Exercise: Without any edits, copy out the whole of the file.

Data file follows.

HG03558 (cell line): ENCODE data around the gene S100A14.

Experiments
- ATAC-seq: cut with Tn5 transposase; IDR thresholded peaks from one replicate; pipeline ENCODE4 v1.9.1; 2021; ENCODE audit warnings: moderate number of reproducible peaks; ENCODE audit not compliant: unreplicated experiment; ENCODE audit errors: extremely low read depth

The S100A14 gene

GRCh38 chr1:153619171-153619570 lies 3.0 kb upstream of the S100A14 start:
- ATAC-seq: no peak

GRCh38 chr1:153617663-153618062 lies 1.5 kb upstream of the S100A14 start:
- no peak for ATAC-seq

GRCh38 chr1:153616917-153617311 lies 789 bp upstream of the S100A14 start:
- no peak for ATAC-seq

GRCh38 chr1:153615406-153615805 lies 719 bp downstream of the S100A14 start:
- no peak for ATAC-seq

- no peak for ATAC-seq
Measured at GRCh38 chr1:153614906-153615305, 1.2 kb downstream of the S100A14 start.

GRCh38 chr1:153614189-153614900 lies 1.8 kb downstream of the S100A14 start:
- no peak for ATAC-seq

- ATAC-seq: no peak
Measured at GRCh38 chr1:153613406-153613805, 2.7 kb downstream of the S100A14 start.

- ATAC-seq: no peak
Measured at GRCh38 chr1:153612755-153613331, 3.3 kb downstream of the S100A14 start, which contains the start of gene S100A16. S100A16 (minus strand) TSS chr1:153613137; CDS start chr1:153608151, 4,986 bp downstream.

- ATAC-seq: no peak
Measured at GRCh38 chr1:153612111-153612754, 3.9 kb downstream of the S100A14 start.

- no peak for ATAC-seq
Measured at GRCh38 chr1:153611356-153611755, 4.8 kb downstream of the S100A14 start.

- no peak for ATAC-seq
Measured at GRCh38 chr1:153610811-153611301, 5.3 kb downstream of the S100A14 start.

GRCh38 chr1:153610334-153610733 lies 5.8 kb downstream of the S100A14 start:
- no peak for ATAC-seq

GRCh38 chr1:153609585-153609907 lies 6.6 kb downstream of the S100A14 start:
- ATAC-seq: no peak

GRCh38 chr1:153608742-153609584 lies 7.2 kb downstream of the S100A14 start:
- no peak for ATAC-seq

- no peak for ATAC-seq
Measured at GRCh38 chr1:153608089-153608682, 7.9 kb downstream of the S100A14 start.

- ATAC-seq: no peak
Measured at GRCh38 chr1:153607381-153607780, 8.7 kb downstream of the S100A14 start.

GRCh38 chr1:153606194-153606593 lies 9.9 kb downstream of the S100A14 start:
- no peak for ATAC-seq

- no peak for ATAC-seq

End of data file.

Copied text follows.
HG03558 (cell line): ENCODE data around the gene S100A14.

Experiments
- ATAC-seq: cut with Tn5 transposase; IDR thresholded peaks from one replicate; pipeline ENCODE4 v1.9.1; 2021; ENCODE audit warnings: moderate number of reproducible peaks; ENCODE audit not compliant: unreplicated experiment; ENCODE audit errors: extremely low read depth

The S100A14 gene

GRCh38 chr1:153619171-153619570 lies 3.0 kb upstream of the S100A14 start:
- ATAC-seq: no peak

GRCh38 chr1:153617663-153618062 lies 1.5 kb upstream of the S100A14 start:
- no peak for ATAC-seq

GRCh38 chr1:153616917-153617311 lies 789 bp upstream of the S100A14 start:
- no peak for ATAC-seq

GRCh38 chr1:153615406-153615805 lies 719 bp downstream of the S100A14 start:
- no peak for ATAC-seq

- no peak for ATAC-seq
Measured at GRCh38 chr1:153614906-153615305, 1.2 kb downstream of the S100A14 start.

GRCh38 chr1:153614189-153614900 lies 1.8 kb downstream of the S100A14 start:
- no peak for ATAC-seq

- ATAC-seq: no peak
Measured at GRCh38 chr1:153613406-153613805, 2.7 kb downstream of the S100A14 start.

- ATAC-seq: no peak
Measured at GRCh38 chr1:153612755-153613331, 3.3 kb downstream of the S100A14 start, which contains the start of gene S100A16. S100A16 (minus strand) TSS chr1:153613137; CDS start chr1:153608151, 4,986 bp downstream.

- ATAC-seq: no peak
Measured at GRCh38 chr1:153612111-153612754, 3.9 kb downstream of the S100A14 start.

- no peak for ATAC-seq
Measured at GRCh38 chr1:153611356-153611755, 4.8 kb downstream of the S100A14 start.

- no peak for ATAC-seq
Measured at GRCh38 chr1:153610811-153611301, 5.3 kb downstream of the S100A14 start.

GRCh38 chr1:153610334-153610733 lies 5.8 kb downstream of the S100A14 start:
- no peak for ATAC-seq

GRCh38 chr1:153609585-153609907 lies 6.6 kb downstream of the S100A14 start:
- ATAC-seq: no peak

GRCh38 chr1:153608742-153609584 lies 7.2 kb downstream of the S100A14 start:
- no peak for ATAC-seq

- no peak for ATAC-seq
Measured at GRCh38 chr1:153608089-153608682, 7.9 kb downstream of the S100A14 start.

- ATAC-seq: no peak
Measured at GRCh38 chr1:153607381-153607780, 8.7 kb downstream of the S100A14 start.

GRCh38 chr1:153606194-153606593 lies 9.9 kb downstream of the S100A14 start:
- no peak for ATAC-seq

- no peak for ATAC-seq